Keto diet foods keto diet recipes keto pills keto diet menu for beginners keto diet for beginners keto diet explained The troubling world of WiFi toxicity truthers on Instagram

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Keto diet foods keto diet recipes keto pills keto diet menu for beginners keto diet for beginners keto diet explained

keto diet foods  keto diet recipes  keto pills  keto diet menu for beginners  keto diet for beginners  keto diet explained The health and societal effects of tech can make us prone to fear-based misinformation.
The health and societal effects of tech can make us prone to fear-based misinformation.

Image: vicky leta / mashable

By Rachel Kraus

Radiation.

The word inspires fear and images of mushroom clouds and meltdowns. And when people hear that their WiFi routers and cellphones emit radiation, they get scared. 

In response, maybe they read the recent FDA and FCC reports saying the electromagnetic radiation produced by cellphones and wireless devices is safe for humans. Or maybe they get sucked into an Instagram hole, where people sell crystal pyramids that promise to convert radiation “into positive energy.” 

“Because radiation is such a scary term, I think it’s incredibly easy to mislead people,” said David Robert Grimes, a cancer researcher who studies public understanding of science. “I would argue there’s an awful lot of profiteering off of people’s fears and misunderstanding implicit in this weird Instagram world.”

You can find the hashtag #EMFprotection — which refers to electromagnetic field (EMF) radiation — on nearly 35,000 Instagram posts, many warning of the cancer risks of cellphones and WiFi routers. Many share conspiracy theories involving government and corporate cover-ups. And, of course, there are so, so many crystals, which promise to block radiation with “energy fields.” The problem is so bad the FTC warned against “cell phone radiation scams” on its consumer information page.

In both theory and practice, there’s little reason to view the radiation emitted by WiFi routers and cellphones as a health threat. 

The type of radiation emitted by our digital devices is what’s known as “non-ionizing,” meaning it does not contain enough energy to cause damage to cells, like sunlight or X-rays. Increased amounts of this kind of radiation do not change that; more weak particles do not make their effect stronger. 

There are so, so many crystals

Still, people are making money by warning people to avoid it. The popular account @emf_protection advertises crystals, de-toxifying patches, amulets, cellphone-shielding patches, stroller covers, and much more. It has over 21,000 followers, and is affiliated with a Gmail account (which Mashable contacted) called “The Fifth Ashram.” There is no other public information on who is behind this account, but there are plenty of links to buy products.

WiFi toxicity influencers aren’t just on Instagram. Ann Louise Gittleman, a nutritionist who promotes a diet that she describes as “detox beyond keto” and warns about the dangers of WiFi and cellular radiation, gave an extensive interview in Goop and sells a book, Zapped, on the topic.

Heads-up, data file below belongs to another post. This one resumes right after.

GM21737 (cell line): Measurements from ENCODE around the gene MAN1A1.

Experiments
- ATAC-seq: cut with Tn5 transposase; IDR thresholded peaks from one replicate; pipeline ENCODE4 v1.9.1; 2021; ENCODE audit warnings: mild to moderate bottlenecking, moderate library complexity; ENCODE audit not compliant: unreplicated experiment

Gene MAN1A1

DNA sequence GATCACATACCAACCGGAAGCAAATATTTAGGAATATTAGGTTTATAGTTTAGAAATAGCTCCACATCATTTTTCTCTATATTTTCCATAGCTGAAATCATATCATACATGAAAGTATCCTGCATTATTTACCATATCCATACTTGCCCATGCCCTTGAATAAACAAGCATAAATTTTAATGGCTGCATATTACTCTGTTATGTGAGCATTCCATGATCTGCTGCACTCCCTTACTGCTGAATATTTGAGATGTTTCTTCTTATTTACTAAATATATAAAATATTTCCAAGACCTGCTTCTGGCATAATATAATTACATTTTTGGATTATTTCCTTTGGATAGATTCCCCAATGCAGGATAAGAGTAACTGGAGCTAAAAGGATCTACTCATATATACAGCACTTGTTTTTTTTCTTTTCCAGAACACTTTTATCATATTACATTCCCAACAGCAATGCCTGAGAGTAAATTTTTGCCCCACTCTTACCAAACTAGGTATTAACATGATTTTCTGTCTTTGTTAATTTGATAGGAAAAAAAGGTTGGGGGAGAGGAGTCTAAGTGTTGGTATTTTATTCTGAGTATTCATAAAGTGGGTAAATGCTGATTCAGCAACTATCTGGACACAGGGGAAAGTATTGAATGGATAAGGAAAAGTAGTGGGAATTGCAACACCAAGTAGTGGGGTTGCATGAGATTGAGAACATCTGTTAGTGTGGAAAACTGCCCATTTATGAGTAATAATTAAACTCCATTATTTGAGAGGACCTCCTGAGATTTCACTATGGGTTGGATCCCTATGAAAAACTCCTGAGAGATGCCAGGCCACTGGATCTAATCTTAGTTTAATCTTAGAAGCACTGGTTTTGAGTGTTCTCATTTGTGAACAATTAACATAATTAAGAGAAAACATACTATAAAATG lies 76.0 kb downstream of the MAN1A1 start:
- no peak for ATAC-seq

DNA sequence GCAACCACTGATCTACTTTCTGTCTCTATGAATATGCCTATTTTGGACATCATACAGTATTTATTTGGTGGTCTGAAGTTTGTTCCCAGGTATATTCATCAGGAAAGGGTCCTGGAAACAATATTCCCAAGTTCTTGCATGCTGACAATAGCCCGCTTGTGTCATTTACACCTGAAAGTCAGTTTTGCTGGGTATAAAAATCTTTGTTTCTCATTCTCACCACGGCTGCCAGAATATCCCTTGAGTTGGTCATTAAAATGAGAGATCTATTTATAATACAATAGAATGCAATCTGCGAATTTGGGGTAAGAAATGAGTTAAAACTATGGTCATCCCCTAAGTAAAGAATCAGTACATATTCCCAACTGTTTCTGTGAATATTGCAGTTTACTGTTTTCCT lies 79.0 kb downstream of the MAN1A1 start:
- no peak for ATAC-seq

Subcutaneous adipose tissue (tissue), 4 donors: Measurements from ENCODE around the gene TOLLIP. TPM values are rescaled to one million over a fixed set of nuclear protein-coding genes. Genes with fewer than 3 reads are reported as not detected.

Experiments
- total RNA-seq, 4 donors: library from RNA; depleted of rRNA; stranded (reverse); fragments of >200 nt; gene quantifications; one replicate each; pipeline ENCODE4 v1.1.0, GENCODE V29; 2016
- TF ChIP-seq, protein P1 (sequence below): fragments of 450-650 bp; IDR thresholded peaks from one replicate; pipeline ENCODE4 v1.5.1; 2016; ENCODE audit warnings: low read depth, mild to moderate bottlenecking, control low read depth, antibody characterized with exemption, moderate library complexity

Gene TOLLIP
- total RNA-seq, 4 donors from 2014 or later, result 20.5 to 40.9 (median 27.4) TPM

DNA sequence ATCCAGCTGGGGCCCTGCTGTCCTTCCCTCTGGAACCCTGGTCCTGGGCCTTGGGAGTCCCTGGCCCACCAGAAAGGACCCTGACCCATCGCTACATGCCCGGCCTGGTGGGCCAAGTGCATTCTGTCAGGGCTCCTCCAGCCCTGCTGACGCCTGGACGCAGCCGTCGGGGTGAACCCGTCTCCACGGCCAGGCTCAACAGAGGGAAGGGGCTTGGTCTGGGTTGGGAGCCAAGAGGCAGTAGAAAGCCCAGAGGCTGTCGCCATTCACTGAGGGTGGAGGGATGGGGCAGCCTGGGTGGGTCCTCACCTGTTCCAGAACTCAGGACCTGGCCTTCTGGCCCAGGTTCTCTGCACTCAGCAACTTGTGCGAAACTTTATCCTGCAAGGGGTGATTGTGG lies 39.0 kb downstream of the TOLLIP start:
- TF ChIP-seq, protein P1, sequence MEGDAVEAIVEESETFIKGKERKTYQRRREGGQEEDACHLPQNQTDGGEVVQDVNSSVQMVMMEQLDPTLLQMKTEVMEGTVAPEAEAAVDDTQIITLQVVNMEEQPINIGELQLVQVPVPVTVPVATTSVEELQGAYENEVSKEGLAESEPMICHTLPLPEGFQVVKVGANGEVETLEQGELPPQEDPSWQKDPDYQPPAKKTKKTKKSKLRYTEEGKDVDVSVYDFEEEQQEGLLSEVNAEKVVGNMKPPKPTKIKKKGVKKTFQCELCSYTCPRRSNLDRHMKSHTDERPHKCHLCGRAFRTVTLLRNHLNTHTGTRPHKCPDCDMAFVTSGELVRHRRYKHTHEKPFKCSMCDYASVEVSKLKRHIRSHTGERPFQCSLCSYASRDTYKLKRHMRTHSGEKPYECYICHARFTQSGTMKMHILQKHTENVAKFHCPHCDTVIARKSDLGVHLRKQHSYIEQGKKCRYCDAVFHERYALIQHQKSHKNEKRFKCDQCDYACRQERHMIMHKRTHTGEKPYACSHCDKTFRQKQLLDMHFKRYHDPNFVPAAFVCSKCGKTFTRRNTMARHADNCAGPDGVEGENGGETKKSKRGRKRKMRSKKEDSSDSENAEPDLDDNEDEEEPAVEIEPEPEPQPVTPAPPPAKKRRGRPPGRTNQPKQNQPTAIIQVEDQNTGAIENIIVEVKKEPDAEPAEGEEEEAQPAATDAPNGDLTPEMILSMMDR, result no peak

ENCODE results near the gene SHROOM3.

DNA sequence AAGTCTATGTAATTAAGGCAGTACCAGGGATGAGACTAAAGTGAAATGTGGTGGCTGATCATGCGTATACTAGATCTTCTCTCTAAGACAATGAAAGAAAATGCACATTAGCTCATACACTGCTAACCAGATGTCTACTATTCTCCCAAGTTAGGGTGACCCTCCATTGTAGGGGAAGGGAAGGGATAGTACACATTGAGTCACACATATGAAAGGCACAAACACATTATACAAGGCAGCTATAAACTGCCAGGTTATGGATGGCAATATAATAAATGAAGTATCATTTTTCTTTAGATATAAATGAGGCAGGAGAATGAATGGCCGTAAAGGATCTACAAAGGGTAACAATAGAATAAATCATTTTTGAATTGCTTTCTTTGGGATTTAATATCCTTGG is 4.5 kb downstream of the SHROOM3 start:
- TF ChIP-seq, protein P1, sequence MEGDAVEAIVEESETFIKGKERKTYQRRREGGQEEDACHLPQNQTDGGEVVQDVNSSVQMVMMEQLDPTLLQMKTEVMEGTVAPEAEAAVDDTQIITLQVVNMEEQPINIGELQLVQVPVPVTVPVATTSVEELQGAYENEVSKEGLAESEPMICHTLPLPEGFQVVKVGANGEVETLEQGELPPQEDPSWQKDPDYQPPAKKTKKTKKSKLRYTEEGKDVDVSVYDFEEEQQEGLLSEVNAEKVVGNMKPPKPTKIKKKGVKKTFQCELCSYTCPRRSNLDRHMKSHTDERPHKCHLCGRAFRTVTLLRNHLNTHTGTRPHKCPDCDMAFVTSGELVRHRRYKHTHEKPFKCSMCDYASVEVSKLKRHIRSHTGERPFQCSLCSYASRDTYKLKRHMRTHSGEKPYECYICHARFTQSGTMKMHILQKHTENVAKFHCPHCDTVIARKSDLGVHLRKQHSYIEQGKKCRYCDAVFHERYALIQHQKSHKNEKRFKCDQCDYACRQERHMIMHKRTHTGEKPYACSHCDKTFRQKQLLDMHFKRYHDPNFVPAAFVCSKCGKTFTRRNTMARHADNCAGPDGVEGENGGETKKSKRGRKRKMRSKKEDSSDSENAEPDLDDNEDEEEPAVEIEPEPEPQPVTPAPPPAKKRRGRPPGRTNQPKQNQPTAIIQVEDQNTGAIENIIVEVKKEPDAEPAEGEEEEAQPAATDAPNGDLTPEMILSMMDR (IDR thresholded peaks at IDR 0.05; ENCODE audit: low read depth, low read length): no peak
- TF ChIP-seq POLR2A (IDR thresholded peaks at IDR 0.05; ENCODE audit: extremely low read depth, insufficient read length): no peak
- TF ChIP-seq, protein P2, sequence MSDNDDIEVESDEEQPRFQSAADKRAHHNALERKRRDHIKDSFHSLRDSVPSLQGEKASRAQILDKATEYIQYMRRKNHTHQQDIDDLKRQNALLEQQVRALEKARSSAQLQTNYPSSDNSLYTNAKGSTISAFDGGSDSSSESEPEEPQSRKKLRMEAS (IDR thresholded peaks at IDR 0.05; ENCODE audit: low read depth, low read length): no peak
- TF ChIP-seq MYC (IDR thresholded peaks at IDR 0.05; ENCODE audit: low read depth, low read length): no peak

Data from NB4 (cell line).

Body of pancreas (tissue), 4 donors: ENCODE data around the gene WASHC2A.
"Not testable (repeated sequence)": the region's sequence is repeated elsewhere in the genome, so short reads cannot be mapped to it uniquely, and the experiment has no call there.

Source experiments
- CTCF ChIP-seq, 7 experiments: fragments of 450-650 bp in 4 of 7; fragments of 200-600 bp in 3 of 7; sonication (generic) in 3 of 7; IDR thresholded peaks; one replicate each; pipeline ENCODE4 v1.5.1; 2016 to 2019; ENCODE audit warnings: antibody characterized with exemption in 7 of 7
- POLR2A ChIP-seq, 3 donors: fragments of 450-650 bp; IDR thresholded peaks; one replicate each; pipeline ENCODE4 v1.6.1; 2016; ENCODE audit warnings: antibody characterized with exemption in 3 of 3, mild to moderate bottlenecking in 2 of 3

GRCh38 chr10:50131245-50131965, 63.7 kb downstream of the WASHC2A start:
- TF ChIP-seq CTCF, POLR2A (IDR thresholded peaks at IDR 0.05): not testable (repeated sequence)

Most recently, Miranda Kerr, the supermodel, wellness entrepreneur, and wife of Snapchat CEO Evan Spiegel, gave an interview that went viral to NewBeauty about “healthy living.” In it, she describes the multiple products she uses to shield her home and family from EMF waves.

“We have a lot,” Kerr said. “We have the stickers you put on the back of your phone for radiation. I have the EMF detector that picks up the waves in the air. I’ve had the whole house checked by a professional who looks for things like EMF waves and things like that. I even have something installed in my Malibu house to turn out all the power while we sleep.”

Keto diet foods keto diet recipes keto pills keto diet menu for beginners keto diet for beginners keto diet explained Electromagnetic hypersensitivity

August Brice is warm and earnest, a bubbly former news broadcaster and marketer. These days, she runs an Instagram account called TechWellness with more than 11,000 followers, as well as a related website, where she aims to help people reform their relationships with technology. 

Her posts explore issues like privacy and screen time — as well as WiFi toxicity. As a sufferer of what she calls a “sensitivity” to WiFi radiation (also called electromagnetic hypersensitivity, or EHS), she considers EMF “like any other toxin.”

Brice and other sufferers maintain that they have science at their back, and post online about their own experiences in groups like “We Are the Evidence”

EHS is a real condition codified by the World Health Organization (WHO), with just one caveat: there’s no evidence that WiFi or cellular radiation causes these symptoms. 

“It’s a very real, very troubling condition,” Grimes said. “The only thing that sufferers get wrong is the cause of their malady.”

EHS’ symptoms are diffuse and not necessarily consistent from sufferer to sufferer, but often include skin inflammation and fatigue. 

Brice says she has felt negative physical effects like body zaps, nausea, and headaches ever since she first held a cellphone. So mixed among posts on issues like screen time are guides on how to reduce exposure to WiFi radiation. 

“It’s really resonating with mom

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